Under the headline Books get the shove as university students prefer to do research online the SMH reports today on a process of culling books at the UNSW Library asserting:
The University of NSW is throwing away thousands of books and scholarly journals as part of a policy that critics say is turning its library into a Starbucks. Academics say complete journal collections, valuable books and newspapers dating to the 19th century are being thrown out to clear space for cafe-style lounges.
I suggest the author and the academics wake up and smell the roses. No library is collecting current issues of journals as on-line versions are more accessible and easier to store. Most journals have had their entire archive digitised as either part of their electronic publishing or as part of one of the major archiving projects (such as Jstor).
An electronic journal article gives you a pristine *.pdf, with no need to photocopy if you want to take it with you. You never suffer because the issue you are after has gone off for binding or is simply on a sorting shelf somewhere. You don;t ever have to face damaged or defaced pages.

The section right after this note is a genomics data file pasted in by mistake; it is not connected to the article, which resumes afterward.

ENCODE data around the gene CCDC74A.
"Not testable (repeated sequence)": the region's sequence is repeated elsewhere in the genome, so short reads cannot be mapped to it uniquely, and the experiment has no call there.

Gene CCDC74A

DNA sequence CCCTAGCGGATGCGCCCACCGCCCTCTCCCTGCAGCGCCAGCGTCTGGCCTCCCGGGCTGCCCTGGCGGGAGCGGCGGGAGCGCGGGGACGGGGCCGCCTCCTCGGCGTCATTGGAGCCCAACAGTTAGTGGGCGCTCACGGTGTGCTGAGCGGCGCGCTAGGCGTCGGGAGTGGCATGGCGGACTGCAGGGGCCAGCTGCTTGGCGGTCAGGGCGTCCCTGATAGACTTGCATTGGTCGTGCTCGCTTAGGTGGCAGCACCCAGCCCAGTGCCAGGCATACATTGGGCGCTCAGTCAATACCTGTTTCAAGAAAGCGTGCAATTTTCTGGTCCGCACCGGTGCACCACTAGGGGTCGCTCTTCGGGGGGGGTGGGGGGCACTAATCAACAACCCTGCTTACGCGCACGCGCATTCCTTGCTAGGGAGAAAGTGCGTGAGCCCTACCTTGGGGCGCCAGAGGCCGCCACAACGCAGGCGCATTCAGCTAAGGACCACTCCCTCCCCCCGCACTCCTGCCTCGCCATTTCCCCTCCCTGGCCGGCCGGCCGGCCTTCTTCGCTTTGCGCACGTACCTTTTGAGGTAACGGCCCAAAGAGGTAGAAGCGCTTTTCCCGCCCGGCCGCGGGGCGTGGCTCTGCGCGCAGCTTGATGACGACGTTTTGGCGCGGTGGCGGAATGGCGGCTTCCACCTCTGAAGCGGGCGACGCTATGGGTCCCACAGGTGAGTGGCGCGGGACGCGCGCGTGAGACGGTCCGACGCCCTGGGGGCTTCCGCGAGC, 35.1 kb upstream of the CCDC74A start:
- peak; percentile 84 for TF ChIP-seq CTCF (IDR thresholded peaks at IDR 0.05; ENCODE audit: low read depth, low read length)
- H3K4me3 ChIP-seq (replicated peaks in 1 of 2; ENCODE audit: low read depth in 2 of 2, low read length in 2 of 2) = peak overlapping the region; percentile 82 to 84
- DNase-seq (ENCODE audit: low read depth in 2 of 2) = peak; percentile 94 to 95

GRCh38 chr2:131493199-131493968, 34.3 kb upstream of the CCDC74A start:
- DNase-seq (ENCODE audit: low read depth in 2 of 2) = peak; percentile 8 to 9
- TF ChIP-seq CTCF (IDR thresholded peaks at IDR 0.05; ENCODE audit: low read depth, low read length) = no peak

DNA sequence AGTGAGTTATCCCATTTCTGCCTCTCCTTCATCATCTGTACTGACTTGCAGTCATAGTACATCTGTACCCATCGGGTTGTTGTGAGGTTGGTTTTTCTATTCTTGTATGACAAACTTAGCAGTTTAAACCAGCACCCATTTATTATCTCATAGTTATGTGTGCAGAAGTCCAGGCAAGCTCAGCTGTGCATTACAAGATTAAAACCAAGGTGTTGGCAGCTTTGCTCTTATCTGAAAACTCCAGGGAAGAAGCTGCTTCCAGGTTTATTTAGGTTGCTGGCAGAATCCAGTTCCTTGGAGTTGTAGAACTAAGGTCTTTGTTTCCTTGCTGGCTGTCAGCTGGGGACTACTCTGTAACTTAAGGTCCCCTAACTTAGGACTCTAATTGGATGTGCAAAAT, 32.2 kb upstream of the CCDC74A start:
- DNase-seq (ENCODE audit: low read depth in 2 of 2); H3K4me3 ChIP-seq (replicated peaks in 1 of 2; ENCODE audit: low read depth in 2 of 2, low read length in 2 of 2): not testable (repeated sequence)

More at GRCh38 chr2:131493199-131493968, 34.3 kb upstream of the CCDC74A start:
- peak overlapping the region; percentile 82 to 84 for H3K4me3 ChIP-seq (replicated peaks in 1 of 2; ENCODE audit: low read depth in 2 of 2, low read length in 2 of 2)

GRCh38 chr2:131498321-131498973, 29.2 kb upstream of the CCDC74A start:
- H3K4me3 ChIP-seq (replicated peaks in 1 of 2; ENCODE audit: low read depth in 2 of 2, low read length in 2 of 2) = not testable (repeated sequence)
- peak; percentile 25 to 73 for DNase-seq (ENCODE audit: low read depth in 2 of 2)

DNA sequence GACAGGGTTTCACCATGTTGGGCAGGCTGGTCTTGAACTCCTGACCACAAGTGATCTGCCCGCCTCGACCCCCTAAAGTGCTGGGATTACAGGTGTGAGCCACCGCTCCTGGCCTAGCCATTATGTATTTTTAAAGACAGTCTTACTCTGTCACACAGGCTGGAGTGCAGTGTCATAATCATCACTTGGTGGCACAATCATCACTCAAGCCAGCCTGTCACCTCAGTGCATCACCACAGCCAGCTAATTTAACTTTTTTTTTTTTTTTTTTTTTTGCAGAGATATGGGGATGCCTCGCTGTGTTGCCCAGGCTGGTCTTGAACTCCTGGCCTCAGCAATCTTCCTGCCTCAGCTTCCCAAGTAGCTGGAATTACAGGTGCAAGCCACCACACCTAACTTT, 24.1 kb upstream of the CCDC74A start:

Some books are also making their way to electronic form.
But libraries have always culled the book collection, though the University of Sydney tends to send a lot to offsite storage rather than dispose of them. I've previously bought books that were being culled from the Macquarie University collection.
And far be it from "cafe-style lounges" being created, if you've visited a University Library you will know that there is always a queue for the computer terminals (though increasingly the library resources are available off-site through your student log-in - but that doesn't work if you are just a visitor).
Of course, large libraries like the NLA and State Library make more efficient use of racking space by using stacks. Macquarie Uni is going one better with the implementation of a new fully automated stack.
Novae Meridianae Demetae Dexter delenda est